Starting this December, Manavta will be building urine diversion toilets for three families and working alongside the community, students of Suryoda Primary School and artists from Kathmandu, to spread the good word about stopping open defecation. As many of you may know, Sindhupalchowk is also the epicenter of the earthquake and has been the site of much of the destruction that was witnessed in the media. Jholunge in total lost 25 members of their community and are currently rebuilding their homes, schools and lives. Their story is something I will come to learn while I spend the next few months living with them. We are so grateful to be able to work with this community and are equally heartfelt by the support our fans have shown us during the past few years leading up to this project. 

We are set to depart next week and I encourage you to keep an eye on our Facebook, Twitter and Instagram (links at the very bottom of the page) to learn more about the progress and the community we are working with. If you would like to get involved with our current operations you can connect with us on social media or at toilets@manavtaproject.org, we would love to hear from you!

This week's ThankBack is focused on the people who continue to help us spread the word about the global sanitation crisis and our approach to ending it!

 

OUR FUNDRAISING TEAM

A huge shout out to everyone who helped make our first annual #GiveAShit fundraiser in Calgary a success! Special props and thanks to Zarah Virani, Naznin Daya, Gurjot Bhullar,  Varshu Karumuri, Varnit Karumuri, Saima Kassam, Maggie Dawson, Sophia Jaffer, Adam Getchaw, Charlotte Loeppky, Shez Rajan, Malika Karim, Faizal Somji, Alyssa Hasham, Spyder and the whole team at Blind Monk Pub. We had an amazing turnout and raised just over $1200, all of which will go towards our next projects in Nepal (gearing up in two short months!). Thanks to everyone who came out, were looking forward to seeing you again.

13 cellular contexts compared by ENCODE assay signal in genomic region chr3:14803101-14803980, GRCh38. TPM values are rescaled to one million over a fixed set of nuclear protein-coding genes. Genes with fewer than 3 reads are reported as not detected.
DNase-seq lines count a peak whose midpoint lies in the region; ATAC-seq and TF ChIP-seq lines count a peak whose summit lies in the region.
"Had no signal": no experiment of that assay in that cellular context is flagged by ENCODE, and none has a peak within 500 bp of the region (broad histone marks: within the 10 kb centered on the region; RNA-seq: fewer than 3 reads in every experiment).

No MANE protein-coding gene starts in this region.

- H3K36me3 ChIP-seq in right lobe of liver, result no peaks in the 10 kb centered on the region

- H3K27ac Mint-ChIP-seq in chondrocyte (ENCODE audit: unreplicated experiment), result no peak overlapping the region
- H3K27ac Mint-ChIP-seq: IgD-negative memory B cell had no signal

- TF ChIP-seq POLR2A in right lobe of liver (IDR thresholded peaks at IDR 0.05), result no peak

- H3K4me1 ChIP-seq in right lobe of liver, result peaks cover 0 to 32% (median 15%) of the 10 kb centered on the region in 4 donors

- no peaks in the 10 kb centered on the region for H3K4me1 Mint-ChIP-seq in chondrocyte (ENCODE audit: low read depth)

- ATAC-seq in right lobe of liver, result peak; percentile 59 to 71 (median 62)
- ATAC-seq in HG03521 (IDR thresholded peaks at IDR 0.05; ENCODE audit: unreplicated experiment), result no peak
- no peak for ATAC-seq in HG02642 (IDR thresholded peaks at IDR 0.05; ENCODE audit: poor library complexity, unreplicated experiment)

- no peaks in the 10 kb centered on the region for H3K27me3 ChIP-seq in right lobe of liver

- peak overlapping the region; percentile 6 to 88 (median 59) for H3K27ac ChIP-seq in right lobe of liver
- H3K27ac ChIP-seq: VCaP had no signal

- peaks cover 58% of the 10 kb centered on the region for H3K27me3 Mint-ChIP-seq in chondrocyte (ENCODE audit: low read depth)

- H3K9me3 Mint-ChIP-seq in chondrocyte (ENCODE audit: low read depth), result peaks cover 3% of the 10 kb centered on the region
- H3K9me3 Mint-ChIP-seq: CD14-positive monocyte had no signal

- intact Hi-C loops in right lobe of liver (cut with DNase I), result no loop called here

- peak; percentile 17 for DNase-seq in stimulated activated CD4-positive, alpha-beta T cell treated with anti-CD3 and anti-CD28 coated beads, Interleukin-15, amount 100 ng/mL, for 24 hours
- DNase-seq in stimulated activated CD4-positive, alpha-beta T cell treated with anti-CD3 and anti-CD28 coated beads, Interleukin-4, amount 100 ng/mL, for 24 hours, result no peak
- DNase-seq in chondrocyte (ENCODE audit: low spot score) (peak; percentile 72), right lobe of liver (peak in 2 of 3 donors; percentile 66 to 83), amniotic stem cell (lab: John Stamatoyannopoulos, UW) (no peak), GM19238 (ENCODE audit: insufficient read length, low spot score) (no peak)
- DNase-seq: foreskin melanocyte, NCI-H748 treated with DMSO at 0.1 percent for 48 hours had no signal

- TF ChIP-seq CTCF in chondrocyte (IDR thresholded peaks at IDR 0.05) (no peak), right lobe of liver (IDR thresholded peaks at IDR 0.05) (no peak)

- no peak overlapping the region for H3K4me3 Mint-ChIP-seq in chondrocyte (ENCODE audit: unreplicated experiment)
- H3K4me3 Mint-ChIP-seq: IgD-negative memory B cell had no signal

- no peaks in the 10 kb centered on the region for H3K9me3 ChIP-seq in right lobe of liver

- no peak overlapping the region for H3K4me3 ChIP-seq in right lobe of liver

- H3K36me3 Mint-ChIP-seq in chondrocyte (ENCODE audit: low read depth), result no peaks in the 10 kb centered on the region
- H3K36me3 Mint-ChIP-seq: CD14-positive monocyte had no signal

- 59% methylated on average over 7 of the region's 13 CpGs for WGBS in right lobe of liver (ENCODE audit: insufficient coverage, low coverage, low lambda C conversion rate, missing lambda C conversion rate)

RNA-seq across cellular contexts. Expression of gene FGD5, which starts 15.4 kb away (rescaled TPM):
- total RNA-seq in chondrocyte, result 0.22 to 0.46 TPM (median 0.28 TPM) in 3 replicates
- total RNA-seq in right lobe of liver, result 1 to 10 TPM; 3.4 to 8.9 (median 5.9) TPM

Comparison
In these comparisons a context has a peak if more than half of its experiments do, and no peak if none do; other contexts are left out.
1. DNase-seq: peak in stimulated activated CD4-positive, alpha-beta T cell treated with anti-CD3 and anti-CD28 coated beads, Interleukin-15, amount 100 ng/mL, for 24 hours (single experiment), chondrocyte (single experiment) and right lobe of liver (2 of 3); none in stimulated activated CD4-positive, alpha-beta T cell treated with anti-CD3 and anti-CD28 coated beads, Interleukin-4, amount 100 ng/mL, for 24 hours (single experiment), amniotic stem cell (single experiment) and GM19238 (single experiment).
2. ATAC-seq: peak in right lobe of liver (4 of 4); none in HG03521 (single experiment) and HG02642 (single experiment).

ADVISORY BOARD

From building our first toilets to our very first Facebook post, we have learned a great deal about the non profit industry over the past three years. We would like to acknowledge individuals and organizations who are helping Manavta reach new heights. From working on our Canadian charitable registration to connecting us to professionals around the world, we feel deeply grateful towards our advisors. Huge thanks to Sterling Lawrence from Lawrence Law, Justin Dharamdial from Osler Law and Hafiz Mitha of Vivametrica. 

Did you just say Pee Fertilizer?

A typical toilet flusher wastes up to 22 liters of drinkable water every day and three- to six-liter flushes at a time. What follows is a long and costly process of sanitizing the water that was clean before you answered nature’s call. Using so much water per flush unnecessarily increases the volume of our waste and the cost of its transportation and treatment –a process that leaves a huge carbon footprint.